Tag Archives: activities

Simple Technique ESL Students can use to Impress Their Academic Instructors

 

impressed instructor

(This posting includes a handout which you are welcome to use with your students.)

Imagine that you are mainstream instructor (e.g. Psychology, English Comp, Economic), and as students enter the classroom, some stop to talk to you.

First, Josh approaches you and says, “That article you told us to read was so boring.”

Later, Ryan mentions to you,  “I found some interesting information in that article you told us to read.”

Of course you want your students to give their honest opinion, but it’s only natural that you’ll probably have a better impression of Ryan than Josh.  That positive impression could even have a favorable outcome for him when you are assigning grades.

This post is about a writing technique that our ESL students can use in their mainstream (academic) classes which can make a positive impression on their instructors.

Most instructors in any field think that their subject area is very interesting. For example, psychology, history, economics, English lit and engineering instructors often think that their subjects are the most interesting and important ones in the world. Needless to say, they love to hear their students say that they also think their classes are fascinating. Thus, our students can use this insight to stand out in the minds of their instructors.  And it could affect their grade in a positive way.

In addition, it involves good critical thinking.

Here is how it works and a handout activity to practice it.

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Conversation Activity: Getting Students to Say More Than the Minimum

shy

(This posting includes a handout which you are welcome to use with your students.)

 We might think that the students who say little in a conversation are lazy or just quiet by nature.  That’s not necessarily the case.  Some students have told us that they are trying to be polite and let others talk.  Others just don’t know what to say, so they say the minimum.  And some just aren’t aware that they should speak more.

This activity is designed to help these types of students. It “gives permission” to the polite students to talk more.  It “requires” the lazy or quiet ones to contribute to the conversation.  And it “pushes” everyone to think of something, anything, to say.

The activity is call Responding with Details. In groups of three, students ask each other the supplied questions (in a Student A, B, C format).  Every time the members respond, they have to answer with “and, but, so, because or with two sentences.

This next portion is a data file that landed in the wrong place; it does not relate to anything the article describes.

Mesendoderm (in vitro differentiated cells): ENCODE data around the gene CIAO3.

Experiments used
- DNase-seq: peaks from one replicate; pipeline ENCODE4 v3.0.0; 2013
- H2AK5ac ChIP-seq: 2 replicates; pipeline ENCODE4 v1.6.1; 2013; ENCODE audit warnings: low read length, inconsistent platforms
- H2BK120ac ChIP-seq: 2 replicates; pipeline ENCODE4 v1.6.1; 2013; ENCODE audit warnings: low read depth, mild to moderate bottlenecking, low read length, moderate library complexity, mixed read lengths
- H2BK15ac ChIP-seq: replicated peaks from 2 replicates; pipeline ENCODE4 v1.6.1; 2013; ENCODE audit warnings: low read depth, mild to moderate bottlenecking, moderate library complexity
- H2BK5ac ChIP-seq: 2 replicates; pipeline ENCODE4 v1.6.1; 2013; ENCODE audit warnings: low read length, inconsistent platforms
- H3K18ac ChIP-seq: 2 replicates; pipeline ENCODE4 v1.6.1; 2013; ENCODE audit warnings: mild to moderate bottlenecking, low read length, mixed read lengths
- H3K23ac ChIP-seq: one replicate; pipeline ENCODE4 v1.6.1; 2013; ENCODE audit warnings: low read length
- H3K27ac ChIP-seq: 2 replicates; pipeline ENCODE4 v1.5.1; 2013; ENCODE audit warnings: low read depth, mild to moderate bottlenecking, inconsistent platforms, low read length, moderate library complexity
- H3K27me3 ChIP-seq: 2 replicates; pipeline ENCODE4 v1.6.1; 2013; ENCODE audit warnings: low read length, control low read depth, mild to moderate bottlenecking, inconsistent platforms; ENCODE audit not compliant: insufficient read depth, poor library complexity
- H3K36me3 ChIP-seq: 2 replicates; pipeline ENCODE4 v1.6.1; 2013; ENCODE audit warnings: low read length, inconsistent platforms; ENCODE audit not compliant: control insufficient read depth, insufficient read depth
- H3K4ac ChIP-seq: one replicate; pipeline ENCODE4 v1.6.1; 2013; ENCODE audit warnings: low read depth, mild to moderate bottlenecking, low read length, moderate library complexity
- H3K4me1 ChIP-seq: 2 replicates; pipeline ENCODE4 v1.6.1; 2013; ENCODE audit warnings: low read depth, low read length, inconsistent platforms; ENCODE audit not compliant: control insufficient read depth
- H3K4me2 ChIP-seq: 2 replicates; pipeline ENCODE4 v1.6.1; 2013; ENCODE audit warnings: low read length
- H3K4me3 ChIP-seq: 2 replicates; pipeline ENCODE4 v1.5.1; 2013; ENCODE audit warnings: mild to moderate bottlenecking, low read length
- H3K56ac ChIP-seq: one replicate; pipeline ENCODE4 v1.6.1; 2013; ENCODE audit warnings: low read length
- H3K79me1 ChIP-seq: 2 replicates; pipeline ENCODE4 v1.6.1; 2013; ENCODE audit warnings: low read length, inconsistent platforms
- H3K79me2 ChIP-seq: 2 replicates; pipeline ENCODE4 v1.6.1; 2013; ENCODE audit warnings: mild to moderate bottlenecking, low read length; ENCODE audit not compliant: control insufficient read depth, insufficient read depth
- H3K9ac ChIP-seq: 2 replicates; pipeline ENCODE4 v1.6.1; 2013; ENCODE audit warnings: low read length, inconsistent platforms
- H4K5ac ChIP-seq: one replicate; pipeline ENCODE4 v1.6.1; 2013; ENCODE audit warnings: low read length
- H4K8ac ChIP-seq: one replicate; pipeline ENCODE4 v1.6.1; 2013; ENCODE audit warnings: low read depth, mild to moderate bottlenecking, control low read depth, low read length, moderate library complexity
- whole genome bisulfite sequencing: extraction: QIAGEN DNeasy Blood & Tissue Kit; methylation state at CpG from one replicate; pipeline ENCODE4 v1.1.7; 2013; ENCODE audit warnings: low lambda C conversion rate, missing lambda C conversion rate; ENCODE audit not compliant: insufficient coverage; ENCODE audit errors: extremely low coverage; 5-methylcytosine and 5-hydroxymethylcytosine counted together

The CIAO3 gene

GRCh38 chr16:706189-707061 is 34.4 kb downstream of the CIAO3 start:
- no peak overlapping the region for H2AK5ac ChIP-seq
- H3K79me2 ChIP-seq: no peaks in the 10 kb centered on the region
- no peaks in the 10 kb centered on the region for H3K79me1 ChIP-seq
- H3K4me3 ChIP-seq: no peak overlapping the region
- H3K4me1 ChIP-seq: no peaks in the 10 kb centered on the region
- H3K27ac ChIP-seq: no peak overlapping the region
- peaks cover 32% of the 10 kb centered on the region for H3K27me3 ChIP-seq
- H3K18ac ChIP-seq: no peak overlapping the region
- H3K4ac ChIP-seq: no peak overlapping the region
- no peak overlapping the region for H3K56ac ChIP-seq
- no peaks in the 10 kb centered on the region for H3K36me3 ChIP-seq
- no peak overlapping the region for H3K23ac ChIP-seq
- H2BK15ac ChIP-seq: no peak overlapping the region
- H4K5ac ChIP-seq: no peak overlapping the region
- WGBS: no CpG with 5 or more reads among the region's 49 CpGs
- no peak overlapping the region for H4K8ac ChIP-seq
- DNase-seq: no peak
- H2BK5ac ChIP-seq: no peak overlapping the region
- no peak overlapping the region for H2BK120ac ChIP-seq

Example

  1. Marit: Where was the best place you ever lived?
  2. Lucien: I like warm weather, so I really loved living in California. (Answered with “so”.)
  3. Marit: When did you live there?
  4. Lucien: When I was in high school.  We moved there when I was 16 and stayed for three years. (Answered with two sentences and “and.”)

Steps in the activity (and the handout)

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Stimulating Small-Group Discussion Activity 1: Which Is More Effective– I’m Calm or I’m Excited?

(This posting includes a handout which you are welcome to use with your students.)

Some reasons why students seemed stimulated by this discussion:

1) They were surprised that they were currently feeling different emotions on that day.
2) They seemed interested to hear about different ways they coped with stress.
3) They were surprised by the findings of the research in the article and how they could apply that to their future.
4) They enjoyed comparing experiences giving speeches or performing.

Here is the basis for this discussion: Researchers have found that when we are in a stressful situation, we will be better at handling it if we say to ourselves that we are excited rather than try to calm ourselves down.

This and future discussion activities include four parts:

1) A one-page article usually including a brief summary of a high-interest research study.
2) Ten true-false comprehension questions.
3) Pre-Discussion Exercise in which students read and think about several questions about their experience and opinions about the topic before discussing them in groups.
4) Small-group discussions of the article in which each student is given a paper with different content/personal experience questions in the form of Student A, B or C.
5) Optional writing reflection activity.

About Discussion Activity 1: Which Is More Effective–I’m Calm or I’m Excited? and the handout.

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Another Conversation Activity: Listen to Partner and Ask Questions to Complete Information-Gap Chart 

image schedule chart

(This posting includes a handout which you are welcome to use with your students.)

At first, this pair-work activity looks like it’s about getting students to talk a lot by filling information in a chart.  But that’s not the most important value of it.

Yes, students will talk a lot during this.  But by including a short pre-exercise, they will see how they should ask clarification questions when they need more information or if they didn’t understand.  Asking clarification questions is the strategy that they can use in future conversation situations in and outside the classroom.

In this activity, the students will be filling in information about a class schedule.  They’ll need to listen to their partners tell them the name of courses, days, times and room numbers.  They’ll have many chances to ask questions, especially if they don’t understand.

There are three steps in this activity:

  • Step 1: Brief work with a model showing how to do Step 2.
  • Step 2: Pair activity (Student A/ Student B)
  • Step 3:  Exercise to do if they finish before other pairs have finished.

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